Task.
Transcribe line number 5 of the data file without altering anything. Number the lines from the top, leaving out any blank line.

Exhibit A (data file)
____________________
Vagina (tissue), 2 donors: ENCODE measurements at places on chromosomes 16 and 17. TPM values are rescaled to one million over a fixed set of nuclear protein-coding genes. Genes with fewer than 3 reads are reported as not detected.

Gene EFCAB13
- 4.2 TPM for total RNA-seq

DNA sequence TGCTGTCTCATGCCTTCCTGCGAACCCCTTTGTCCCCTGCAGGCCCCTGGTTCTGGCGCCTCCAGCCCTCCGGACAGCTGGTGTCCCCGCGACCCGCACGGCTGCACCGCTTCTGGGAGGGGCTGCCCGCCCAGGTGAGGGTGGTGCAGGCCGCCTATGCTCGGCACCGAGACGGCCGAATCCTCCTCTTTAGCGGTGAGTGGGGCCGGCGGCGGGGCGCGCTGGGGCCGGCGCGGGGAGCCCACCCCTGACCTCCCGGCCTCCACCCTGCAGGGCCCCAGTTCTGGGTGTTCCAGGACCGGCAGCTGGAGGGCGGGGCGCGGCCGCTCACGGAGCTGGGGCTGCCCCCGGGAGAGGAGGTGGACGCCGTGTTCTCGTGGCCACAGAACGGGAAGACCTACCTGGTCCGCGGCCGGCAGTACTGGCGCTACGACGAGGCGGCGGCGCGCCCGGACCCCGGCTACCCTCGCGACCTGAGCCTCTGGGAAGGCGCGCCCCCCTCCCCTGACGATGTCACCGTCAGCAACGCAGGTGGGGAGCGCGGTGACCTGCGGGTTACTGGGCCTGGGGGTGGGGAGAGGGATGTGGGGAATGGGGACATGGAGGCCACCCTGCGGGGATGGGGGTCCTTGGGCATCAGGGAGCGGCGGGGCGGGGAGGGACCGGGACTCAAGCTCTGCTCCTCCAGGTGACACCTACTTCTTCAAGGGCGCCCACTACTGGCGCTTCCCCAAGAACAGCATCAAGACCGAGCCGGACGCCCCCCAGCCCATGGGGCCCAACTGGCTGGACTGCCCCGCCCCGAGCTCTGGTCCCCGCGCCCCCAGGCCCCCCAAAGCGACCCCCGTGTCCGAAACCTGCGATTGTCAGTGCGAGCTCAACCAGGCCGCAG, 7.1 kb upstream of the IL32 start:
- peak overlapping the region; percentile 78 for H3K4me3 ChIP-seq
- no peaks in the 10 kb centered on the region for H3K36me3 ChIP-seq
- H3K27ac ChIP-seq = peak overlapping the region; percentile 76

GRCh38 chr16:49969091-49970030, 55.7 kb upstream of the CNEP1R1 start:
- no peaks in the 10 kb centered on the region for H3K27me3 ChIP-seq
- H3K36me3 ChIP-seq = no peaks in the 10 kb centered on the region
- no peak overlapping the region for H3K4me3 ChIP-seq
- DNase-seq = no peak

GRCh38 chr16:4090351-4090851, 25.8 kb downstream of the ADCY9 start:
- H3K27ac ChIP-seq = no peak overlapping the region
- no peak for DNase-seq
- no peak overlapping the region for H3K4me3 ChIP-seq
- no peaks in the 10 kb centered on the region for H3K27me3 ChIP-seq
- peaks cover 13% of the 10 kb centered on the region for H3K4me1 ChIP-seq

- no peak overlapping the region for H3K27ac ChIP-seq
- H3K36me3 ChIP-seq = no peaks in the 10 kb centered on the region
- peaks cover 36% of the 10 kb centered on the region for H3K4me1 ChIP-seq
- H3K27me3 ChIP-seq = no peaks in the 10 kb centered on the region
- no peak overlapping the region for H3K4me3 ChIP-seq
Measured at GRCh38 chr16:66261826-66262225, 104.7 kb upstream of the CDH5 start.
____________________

- peak overlapping the region; percentile 78 for H3K4me3 ChIP-seq